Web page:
NAC for Other Illnesses
Although NAC's use as a legitimate treatment for any disease hasn't been established yet, it has the potential of helping with many conditions, and research is being carried out to get more accurate information on the medicinal benefits of NAC. However, NAC has been used as a treatment for acetaminophen overdose for decades. It's used in emergency cases where patients have overdosed on paracetamol and are at high risk of liver damage. The antioxidant properties of NAC prevent the liver from getting damaged in this case.
Apart from being used to treat paracetamol overdose, NAC has also been used to treat AIDS(HIV) and as a Mucolytic (agent that thin the mucus). It has also shown efficacy when used in the treatment of Chronic Obstructive Pulmonary Disease, Alzheimer's, and Contrast-Induced Nephropathy.
Some more diseases for which NAC has reported to be effective are:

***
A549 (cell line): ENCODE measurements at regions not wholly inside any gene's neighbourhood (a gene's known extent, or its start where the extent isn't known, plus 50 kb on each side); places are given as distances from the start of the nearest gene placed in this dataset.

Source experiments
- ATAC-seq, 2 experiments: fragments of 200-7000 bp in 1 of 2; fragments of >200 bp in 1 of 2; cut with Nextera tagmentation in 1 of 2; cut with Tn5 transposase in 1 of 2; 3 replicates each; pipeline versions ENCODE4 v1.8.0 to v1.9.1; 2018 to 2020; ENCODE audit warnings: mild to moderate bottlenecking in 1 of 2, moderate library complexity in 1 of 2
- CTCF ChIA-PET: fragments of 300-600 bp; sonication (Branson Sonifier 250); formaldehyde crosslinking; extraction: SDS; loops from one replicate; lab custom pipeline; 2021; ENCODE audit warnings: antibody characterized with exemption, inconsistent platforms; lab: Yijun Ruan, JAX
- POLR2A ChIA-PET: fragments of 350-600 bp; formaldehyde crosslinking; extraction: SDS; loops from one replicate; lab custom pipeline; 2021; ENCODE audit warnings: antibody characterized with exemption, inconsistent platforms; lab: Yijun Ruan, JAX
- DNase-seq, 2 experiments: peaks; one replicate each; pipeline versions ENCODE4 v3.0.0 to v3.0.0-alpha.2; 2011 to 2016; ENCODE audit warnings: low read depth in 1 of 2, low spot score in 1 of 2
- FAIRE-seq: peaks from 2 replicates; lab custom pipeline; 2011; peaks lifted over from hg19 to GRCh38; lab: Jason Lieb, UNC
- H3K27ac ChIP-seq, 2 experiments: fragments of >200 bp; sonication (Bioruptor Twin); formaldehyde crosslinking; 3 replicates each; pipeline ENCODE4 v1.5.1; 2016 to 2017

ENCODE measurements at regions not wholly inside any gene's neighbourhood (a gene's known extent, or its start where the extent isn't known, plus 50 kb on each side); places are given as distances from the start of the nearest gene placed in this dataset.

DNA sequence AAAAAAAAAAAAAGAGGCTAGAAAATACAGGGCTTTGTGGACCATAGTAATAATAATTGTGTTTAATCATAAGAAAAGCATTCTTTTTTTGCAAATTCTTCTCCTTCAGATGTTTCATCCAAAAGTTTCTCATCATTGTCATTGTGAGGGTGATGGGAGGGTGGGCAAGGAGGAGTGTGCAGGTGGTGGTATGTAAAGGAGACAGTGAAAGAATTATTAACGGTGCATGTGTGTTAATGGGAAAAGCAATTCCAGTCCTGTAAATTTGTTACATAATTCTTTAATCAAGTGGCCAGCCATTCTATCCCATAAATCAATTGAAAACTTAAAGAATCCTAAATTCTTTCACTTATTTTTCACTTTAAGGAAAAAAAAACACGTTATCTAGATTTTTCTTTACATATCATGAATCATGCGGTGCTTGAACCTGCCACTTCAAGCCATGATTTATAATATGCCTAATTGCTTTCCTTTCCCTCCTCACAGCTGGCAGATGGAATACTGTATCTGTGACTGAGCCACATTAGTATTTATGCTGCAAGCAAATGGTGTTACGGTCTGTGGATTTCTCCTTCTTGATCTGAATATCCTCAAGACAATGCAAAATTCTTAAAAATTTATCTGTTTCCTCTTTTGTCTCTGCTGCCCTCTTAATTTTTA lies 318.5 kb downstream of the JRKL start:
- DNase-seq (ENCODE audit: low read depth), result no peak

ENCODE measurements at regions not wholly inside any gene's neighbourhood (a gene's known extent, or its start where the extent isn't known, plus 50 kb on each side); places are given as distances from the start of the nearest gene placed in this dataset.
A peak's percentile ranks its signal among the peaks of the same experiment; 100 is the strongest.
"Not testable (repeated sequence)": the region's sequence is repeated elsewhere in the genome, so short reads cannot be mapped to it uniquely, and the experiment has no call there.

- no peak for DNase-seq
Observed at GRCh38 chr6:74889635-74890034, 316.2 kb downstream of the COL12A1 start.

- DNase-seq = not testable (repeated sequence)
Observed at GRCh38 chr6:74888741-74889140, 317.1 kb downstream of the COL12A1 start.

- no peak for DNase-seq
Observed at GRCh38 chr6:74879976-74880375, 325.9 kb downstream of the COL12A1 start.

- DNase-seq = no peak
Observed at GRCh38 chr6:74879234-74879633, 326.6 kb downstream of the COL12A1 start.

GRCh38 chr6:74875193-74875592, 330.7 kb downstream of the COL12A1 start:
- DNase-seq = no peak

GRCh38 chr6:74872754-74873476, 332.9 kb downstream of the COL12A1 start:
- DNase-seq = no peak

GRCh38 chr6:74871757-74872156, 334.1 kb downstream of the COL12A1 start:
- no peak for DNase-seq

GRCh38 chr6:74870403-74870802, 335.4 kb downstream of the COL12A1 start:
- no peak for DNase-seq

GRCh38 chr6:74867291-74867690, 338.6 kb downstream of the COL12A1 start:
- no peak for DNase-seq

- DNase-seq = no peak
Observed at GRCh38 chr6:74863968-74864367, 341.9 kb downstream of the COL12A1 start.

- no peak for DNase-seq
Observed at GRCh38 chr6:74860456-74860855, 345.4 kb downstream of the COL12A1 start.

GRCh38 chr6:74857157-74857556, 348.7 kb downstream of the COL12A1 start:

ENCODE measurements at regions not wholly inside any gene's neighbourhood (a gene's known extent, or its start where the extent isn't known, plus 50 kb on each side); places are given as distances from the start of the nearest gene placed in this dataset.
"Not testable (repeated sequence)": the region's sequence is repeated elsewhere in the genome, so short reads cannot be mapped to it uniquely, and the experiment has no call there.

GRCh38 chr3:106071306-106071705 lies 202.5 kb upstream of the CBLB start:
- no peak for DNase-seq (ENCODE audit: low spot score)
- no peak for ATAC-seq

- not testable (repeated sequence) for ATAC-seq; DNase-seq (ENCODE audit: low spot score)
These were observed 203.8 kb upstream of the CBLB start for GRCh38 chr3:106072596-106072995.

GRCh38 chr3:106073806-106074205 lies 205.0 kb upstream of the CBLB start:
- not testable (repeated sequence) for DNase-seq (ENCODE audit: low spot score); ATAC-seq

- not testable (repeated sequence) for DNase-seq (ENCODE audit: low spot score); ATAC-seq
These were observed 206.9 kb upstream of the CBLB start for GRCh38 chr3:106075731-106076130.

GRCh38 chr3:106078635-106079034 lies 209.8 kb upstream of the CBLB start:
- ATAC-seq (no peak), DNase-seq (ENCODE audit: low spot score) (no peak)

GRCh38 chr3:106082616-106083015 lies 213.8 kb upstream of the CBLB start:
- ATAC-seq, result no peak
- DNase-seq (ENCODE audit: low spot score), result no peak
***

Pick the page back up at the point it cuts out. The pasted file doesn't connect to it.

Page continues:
- Addiction (including Marijuana, Cocaine, and Nicotine addiction)
- Pathological gambling
- OCD (including Trichotillomania and grooming disorders)
- Bipolar disorder
- Cystic fibrosis
- Chronic bronchitis
Is NAC Safe to Use?
There are two modes of administration of NAC: Intravenous and Oral. The intravenous method is how it's used for acetaminophen overdose in emergency units. The oral form is available in the form of pills and dietary supplements.
Nothing is totally safe. The safety of any supplement depends on its dosage. So is the case with NAC. For anxiety and other psychological disorders, NAC is well tolerated and doesn't show any serious side effects if taken in doses studied for such disorders. The cases in which patients showed extreme side effects or severe allergic reactions are very rare. However, it's reported that NAC may affect blood coagulation.
Can NAC be used long-term?
So far, most of the studies that focused on assessing the safety risks of long term NAC use haven't suggested that it's unsafe.
A study was carried out on diabetes patients who were made to administer NAC for 6 months. Those patients didn't report any extreme side effects, which means that NAC can be used for a prolonged time. But then again, dosage matters!
“Does NAC help with anxiety?” The answer is pretty clear: It definitely does! But the benefits of NAC aren't limited to anxiety, and several other diseases can be treated with it.